When you talk about “scientific learning”, it’s not just about learning science in class. Learning about biology, chemistry, physics, and astronomy is vital, but even more important are the methods you use to learn… well, just about everything.
We use science to solve many different problems. It’s a reasonable and thoughtful approach to answering tough questions. Science pushes us to make speculations, test those speculations via experiments, assess the findings, form conclusions, and ask our peers to test the data.
That’s the scientific method.
It gives an objective, standardized approach to conducting experiments which lead to better results. By utilizing a standardized approach, students or scientists are confident that they will only stick to the facts and not let personal, preconceived notions to get in the way.
For today’s article, we’re going to talk about the Scientific Method, the steps, and the application.
Steps of the Scientific Method
There are many variations of the steps of the scientific method. Some list three steps, some are four and some five. For this post, we’re going to list the five crucial steps for this method:
1. Make an Observation
Almost, if not all, scientific inquiries start with an observation that results in curiosity or raises a question. For example, that time when Charles Darwin went to the Galapagos Islands where he observed several species of finches. The birds are uniquely adapted to a very specific habitat.
His observation particularly concerns the finches’ beaks and how their beaks play an important role in how they obtain food. His observation led him to wonder which made him ask a question.
2. Ask Questions
The question aims to narrow the focal point of the inquiry and to identify the problem. Here are some examples of a scientific question:
- What are the causes of coral bleaching?
- Which type of material absorbs the most sound?
- How does water affect plant growth?
- Which car body shape is the most effective in reducing air resistance?
- Does green tea lessen the effects of oxidation?
Forming scientific questions isn’t that hard and you don’t have to be a scientist.
3. Develop a Hypothesis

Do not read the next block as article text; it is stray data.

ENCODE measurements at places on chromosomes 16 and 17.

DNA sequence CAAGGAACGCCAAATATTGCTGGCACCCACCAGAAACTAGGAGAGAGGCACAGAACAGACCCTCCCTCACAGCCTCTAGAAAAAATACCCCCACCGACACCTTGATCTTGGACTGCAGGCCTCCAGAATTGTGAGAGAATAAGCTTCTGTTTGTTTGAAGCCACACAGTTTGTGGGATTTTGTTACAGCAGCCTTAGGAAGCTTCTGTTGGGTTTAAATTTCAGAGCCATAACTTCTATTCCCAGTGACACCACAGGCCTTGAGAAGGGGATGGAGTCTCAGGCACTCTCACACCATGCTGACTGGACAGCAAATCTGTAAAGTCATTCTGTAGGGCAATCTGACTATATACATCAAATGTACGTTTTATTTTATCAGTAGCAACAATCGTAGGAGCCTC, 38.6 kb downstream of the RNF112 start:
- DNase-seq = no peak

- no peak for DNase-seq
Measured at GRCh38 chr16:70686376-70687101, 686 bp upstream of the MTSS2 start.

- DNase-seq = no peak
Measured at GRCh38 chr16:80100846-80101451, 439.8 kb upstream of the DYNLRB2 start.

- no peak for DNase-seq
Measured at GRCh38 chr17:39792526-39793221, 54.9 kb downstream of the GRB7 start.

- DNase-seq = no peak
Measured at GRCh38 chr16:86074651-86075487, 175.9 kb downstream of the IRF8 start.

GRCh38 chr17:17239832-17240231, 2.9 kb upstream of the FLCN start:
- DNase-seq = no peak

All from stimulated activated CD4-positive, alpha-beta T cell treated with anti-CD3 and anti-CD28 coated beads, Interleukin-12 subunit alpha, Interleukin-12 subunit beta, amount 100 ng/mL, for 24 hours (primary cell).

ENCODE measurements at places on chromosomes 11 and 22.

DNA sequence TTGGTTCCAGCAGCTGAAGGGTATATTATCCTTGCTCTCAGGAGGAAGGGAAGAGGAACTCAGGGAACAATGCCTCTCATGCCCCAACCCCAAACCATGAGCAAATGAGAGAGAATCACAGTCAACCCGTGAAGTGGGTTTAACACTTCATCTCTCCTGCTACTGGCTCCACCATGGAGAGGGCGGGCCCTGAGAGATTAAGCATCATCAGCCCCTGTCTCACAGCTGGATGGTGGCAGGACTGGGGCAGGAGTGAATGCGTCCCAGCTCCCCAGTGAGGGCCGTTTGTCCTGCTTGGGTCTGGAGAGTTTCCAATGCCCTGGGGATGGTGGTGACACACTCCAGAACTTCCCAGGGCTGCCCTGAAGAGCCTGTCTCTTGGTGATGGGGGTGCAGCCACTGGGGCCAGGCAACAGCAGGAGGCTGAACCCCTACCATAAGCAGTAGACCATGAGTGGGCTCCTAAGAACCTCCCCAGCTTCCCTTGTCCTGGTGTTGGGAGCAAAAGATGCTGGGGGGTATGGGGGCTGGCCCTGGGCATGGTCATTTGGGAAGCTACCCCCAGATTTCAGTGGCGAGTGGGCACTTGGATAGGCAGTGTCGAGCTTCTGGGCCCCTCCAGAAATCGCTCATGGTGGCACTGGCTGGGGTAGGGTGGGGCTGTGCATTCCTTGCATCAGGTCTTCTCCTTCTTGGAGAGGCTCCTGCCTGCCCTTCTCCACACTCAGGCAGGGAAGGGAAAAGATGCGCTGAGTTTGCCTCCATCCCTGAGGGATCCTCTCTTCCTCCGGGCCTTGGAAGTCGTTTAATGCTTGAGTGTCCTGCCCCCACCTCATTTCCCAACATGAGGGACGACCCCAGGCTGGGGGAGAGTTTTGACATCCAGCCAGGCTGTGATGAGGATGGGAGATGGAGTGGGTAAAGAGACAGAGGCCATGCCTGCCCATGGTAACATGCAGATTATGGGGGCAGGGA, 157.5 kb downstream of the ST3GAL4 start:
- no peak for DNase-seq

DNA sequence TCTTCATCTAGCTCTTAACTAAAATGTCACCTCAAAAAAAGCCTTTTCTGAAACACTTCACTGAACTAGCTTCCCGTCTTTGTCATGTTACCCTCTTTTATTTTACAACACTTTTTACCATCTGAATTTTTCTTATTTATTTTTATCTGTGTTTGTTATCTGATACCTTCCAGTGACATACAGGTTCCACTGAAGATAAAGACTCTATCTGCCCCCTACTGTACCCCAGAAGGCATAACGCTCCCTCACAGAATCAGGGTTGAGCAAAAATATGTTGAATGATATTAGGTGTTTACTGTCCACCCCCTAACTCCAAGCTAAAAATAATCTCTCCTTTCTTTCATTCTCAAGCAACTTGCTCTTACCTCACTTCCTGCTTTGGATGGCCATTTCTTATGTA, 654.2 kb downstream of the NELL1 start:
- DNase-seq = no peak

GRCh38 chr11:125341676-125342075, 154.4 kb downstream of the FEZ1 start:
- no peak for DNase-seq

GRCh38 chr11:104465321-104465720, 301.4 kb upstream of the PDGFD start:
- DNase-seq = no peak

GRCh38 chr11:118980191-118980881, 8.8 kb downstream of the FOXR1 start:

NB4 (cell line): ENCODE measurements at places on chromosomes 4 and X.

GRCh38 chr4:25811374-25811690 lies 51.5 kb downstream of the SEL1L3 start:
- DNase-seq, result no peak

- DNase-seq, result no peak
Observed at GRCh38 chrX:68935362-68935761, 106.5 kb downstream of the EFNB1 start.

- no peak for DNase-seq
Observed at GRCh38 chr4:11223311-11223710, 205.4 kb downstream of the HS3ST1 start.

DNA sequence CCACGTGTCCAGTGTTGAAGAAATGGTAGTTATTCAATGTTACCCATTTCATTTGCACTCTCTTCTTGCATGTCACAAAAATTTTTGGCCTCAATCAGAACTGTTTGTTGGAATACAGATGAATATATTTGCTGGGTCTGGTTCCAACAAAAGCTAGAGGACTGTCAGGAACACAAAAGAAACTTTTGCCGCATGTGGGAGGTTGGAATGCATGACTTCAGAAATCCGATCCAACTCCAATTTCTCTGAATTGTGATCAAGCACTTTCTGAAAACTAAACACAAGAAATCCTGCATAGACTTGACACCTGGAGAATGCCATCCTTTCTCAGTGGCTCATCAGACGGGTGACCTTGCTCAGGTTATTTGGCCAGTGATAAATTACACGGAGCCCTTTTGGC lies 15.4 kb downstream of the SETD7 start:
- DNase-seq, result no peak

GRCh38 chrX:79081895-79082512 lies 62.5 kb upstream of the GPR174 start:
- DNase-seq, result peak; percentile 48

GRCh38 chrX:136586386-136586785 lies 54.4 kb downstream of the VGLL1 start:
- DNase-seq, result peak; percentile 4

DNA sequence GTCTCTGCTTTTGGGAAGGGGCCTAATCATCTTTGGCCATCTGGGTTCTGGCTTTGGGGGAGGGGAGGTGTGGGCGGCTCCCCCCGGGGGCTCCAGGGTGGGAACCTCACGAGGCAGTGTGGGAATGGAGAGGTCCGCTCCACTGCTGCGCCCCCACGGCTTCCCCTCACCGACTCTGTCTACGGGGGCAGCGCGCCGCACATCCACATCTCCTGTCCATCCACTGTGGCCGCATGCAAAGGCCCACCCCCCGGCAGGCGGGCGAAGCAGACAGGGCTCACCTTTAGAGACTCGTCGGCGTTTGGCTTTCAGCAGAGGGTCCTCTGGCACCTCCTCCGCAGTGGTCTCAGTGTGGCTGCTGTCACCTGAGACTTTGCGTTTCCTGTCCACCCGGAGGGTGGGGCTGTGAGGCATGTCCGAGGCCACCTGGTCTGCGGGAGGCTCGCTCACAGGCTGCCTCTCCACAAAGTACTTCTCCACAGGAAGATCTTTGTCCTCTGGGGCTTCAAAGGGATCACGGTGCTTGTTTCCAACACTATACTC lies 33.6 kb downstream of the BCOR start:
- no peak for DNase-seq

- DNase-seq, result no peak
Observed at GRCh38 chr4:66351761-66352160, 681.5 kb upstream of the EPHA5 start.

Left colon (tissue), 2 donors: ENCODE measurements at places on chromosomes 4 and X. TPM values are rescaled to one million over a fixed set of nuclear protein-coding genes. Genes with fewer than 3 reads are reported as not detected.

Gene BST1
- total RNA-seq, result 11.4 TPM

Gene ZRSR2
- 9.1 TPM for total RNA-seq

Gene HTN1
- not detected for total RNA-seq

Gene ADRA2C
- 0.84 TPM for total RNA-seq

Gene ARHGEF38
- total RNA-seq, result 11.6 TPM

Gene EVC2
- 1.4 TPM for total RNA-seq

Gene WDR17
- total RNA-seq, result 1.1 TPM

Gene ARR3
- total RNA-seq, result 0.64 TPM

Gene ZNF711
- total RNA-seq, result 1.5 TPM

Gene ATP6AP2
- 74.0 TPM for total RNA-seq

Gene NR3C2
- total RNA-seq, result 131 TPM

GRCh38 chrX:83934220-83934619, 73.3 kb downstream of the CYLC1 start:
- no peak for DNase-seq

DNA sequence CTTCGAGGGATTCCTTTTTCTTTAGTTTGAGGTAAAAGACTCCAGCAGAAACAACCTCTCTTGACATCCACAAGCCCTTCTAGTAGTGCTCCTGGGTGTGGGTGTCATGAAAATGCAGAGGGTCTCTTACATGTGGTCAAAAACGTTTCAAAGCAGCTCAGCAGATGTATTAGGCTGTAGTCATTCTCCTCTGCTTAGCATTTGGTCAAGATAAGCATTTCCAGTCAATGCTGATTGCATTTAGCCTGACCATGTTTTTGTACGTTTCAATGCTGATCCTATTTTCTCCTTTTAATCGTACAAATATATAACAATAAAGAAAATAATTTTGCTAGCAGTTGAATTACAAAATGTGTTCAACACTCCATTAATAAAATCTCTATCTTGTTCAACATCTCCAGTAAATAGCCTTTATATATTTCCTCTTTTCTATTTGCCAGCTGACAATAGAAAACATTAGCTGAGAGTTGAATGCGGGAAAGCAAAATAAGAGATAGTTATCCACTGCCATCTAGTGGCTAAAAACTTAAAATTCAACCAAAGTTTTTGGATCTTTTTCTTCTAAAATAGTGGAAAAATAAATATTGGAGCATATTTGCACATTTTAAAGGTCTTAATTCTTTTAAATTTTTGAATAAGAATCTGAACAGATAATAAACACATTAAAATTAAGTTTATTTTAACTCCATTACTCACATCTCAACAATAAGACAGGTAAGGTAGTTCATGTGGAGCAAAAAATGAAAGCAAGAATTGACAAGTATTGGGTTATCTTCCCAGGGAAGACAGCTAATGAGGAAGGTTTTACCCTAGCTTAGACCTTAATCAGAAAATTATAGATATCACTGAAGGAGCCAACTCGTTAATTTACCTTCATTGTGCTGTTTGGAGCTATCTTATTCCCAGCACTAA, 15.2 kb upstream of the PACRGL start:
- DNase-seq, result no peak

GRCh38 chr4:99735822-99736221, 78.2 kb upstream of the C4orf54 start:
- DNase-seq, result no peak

Every question begs for an answer. Thus, the next step in the scientific method is to develop a possible answer which is also called the hypothesis. The hypothesis is defined as an educated guess since it’s always rooted from something you already know.
For example, if you take up the question about the car body shape and air resistance, you already have an idea that a sports-like type vehicle will be more effective in reducing air resistance than a box-type car. This sort of intuition will help you develop your hypothesis.
4. Conduct the Experiment
There’s a popular notion that an experiment takes place in a laboratory. While this definitely happens, an experiment doesn’t have to be done while using workbenches, test tubes, and Bunsen burners.
However, the experiment has to be set up to test your hypothesis and must be controlled. By control, we mean that all variables should be controlled so in the end, only a single variable is studied. The variable that can be controlled and manipulated is called an independent variable, while the opposite is called dependent variable.
5. Analyze the Data and Form a Conclusion
During an experiment, you are expected to collect both quantitative and qualitative data. With the collected information, you may or may not have enough evidence to support or reject the hypothesis. One thing that can vary tremendously is the amount of analysis required before arriving at a satisfactory conclusion.
There are times that you will need sophisticated tools in order to analyze the gathered data. At the end of the day, the ultimate goal is to prove or disprove your hypothesis, which also answers your original question.
Application of the Scientific Method
Keep in mind that the method is idealized. Actual scientists don’t actually sit around and stringently follow a 5-step checklist. In reality, the entire process is quite fluid and the steps are open to modification and interpretation.
One person might spend most of his time in the observation step. Another scientist may never spend much time in the experimental phase. In our earlier example, Darwin actually spent almost 20 years analyzing the data he had collected before finally acting on it. And yet, no one would say that his theory of natural selection is less valuable or less scientific just because he did closely follow the scientific method steps.
The Bottom Line
So what is the scientific method? Hopefully, we have helped you learn more about the scientific method.
Have you used the scientific method before? Were you able to prove or disprove your hypothesis? The comment section is down below.